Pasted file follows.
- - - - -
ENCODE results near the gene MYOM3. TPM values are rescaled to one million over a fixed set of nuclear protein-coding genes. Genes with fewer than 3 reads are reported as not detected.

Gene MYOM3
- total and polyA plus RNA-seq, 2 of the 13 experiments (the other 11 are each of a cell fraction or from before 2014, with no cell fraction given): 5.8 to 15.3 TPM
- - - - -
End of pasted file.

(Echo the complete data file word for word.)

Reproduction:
ENCODE results near the gene MYOM3. TPM values are rescaled to one million over a fixed set of nuclear protein-coding genes. Genes with fewer than 3 reads are reported as not detected.

Gene MYOM3
- total and polyA plus RNA-seq, 2 of the 13 experiments (the other 11 are each of a cell fraction or from before 2014, with no cell fraction given): 5.8 to 15.3 TPM